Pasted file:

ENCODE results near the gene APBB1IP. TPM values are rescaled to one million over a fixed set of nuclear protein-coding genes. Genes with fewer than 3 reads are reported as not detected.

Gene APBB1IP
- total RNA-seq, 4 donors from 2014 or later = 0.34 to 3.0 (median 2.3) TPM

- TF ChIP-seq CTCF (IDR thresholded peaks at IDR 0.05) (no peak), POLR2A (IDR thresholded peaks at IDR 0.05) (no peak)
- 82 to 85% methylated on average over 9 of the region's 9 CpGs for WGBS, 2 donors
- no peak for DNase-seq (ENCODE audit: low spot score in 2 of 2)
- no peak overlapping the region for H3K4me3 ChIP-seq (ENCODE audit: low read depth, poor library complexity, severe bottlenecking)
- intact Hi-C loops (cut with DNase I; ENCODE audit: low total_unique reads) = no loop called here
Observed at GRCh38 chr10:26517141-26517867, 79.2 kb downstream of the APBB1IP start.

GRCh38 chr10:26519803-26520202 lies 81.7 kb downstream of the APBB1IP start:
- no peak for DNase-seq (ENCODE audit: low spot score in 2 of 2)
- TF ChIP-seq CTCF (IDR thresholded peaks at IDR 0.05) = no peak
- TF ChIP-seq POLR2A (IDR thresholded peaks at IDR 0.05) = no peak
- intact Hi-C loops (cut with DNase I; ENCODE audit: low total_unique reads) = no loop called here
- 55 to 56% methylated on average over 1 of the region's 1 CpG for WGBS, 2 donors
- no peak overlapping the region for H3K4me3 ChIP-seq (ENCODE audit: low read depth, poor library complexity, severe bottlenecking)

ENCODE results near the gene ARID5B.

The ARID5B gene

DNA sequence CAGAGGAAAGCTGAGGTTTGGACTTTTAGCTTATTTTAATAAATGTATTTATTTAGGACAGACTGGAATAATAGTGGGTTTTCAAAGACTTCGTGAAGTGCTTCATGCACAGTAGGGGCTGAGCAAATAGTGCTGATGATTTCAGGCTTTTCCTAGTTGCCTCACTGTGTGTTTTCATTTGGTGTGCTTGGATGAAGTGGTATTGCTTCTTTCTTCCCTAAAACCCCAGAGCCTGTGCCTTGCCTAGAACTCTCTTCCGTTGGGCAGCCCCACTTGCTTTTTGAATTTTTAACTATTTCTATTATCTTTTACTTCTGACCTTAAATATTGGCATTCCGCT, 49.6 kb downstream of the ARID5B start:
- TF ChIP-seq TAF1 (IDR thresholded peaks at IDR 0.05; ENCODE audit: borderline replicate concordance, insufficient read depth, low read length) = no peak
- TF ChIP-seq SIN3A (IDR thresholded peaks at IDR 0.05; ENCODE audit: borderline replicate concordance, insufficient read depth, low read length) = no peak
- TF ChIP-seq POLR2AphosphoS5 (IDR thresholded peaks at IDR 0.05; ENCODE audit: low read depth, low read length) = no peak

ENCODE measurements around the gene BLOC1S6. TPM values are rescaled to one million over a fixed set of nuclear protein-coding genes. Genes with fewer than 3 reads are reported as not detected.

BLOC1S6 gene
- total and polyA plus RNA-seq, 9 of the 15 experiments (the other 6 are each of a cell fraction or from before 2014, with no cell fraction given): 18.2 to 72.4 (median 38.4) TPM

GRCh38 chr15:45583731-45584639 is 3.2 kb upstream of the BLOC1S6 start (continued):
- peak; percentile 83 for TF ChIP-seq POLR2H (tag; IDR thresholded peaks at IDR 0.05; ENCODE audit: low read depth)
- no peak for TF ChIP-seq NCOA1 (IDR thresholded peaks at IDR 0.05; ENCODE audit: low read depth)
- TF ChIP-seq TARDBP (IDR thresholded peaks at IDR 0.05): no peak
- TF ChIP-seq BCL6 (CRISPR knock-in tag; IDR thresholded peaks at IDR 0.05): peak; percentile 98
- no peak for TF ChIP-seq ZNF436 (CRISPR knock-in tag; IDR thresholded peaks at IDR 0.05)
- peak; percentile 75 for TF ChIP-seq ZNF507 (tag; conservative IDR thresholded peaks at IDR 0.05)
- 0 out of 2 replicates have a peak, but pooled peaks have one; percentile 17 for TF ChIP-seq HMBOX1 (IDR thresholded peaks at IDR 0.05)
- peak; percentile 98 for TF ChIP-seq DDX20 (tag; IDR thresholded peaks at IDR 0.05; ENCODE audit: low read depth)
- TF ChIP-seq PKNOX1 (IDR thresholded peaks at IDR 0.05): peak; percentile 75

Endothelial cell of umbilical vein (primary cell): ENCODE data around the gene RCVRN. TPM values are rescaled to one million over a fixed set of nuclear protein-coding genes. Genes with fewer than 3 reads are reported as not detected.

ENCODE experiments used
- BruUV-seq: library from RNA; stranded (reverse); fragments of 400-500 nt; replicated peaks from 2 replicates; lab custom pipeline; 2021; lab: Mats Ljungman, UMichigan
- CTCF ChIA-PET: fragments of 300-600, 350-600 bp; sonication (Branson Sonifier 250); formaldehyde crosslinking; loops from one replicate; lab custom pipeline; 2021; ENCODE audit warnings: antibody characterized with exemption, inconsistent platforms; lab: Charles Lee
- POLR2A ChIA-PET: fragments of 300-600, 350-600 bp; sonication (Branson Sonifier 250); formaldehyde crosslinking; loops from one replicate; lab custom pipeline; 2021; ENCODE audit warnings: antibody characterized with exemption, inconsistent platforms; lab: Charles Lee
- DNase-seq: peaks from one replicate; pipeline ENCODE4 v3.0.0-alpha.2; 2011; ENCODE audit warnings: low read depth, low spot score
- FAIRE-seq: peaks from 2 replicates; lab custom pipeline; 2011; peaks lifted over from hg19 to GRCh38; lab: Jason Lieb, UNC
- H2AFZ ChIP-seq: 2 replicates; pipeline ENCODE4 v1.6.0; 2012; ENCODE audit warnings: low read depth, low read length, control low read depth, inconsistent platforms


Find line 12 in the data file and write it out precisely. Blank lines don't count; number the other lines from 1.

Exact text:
- TF ChIP-seq CTCF (IDR thresholded peaks at IDR 0.05) = no peak